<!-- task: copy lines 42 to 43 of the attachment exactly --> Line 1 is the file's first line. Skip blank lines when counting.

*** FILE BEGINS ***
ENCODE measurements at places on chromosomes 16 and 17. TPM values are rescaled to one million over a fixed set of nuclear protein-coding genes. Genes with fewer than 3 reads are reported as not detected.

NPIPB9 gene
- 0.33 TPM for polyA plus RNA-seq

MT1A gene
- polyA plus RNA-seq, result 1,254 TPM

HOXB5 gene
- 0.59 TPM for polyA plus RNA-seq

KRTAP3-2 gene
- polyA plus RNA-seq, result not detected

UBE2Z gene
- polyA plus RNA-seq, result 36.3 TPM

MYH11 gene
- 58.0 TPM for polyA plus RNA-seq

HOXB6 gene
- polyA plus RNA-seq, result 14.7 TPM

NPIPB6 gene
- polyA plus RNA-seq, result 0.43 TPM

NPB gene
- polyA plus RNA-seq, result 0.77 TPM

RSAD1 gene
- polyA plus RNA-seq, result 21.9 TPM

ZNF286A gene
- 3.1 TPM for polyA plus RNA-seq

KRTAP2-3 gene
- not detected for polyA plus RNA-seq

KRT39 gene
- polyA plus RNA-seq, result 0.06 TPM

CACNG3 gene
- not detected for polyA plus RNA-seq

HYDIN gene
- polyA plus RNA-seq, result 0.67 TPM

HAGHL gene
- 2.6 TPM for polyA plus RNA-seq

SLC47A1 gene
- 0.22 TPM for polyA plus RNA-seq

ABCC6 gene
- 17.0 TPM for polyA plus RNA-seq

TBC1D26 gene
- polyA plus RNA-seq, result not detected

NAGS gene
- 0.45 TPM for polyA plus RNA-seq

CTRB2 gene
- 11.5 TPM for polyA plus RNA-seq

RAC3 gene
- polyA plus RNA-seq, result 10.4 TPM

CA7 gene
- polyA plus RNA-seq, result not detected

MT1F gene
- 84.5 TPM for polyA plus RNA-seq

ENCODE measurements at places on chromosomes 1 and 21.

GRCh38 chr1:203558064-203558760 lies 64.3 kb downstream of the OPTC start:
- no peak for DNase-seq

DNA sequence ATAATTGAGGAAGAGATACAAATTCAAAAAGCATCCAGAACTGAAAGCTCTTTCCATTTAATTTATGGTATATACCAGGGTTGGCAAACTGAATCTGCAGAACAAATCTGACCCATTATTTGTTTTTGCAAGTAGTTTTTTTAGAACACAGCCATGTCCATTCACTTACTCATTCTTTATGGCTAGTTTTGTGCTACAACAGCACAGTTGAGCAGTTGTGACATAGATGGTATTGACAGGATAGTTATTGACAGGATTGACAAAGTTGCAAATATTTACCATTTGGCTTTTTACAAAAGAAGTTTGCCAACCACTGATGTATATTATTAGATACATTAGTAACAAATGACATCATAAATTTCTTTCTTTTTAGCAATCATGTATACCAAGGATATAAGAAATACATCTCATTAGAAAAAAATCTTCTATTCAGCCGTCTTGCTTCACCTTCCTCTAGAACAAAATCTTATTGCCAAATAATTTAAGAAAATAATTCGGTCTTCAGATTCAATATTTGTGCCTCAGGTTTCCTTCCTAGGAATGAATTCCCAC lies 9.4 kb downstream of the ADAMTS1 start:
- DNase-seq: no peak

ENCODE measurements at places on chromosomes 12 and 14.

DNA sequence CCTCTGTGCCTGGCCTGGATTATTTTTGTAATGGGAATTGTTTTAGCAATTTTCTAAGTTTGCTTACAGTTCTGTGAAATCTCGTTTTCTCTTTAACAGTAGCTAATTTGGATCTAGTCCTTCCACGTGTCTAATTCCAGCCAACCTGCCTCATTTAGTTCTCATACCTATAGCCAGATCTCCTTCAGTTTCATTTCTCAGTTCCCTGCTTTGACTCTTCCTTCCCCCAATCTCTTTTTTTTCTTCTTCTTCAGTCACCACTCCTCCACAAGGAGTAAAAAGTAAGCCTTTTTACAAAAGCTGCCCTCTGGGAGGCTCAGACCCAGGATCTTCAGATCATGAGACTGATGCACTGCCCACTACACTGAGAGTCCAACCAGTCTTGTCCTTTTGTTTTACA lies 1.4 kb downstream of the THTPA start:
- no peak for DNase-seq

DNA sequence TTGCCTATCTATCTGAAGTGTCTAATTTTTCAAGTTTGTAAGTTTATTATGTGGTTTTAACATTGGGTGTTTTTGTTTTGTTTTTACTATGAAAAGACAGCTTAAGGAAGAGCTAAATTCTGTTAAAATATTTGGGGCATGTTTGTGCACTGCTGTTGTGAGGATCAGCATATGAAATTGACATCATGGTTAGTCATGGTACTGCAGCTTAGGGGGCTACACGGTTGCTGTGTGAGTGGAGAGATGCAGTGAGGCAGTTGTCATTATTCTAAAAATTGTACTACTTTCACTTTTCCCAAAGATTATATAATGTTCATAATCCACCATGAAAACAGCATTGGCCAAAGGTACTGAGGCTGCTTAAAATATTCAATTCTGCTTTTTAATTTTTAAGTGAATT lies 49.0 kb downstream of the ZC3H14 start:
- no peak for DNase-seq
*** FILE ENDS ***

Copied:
CTRB2 gene
- 11.5 TPM for polyA plus RNA-seq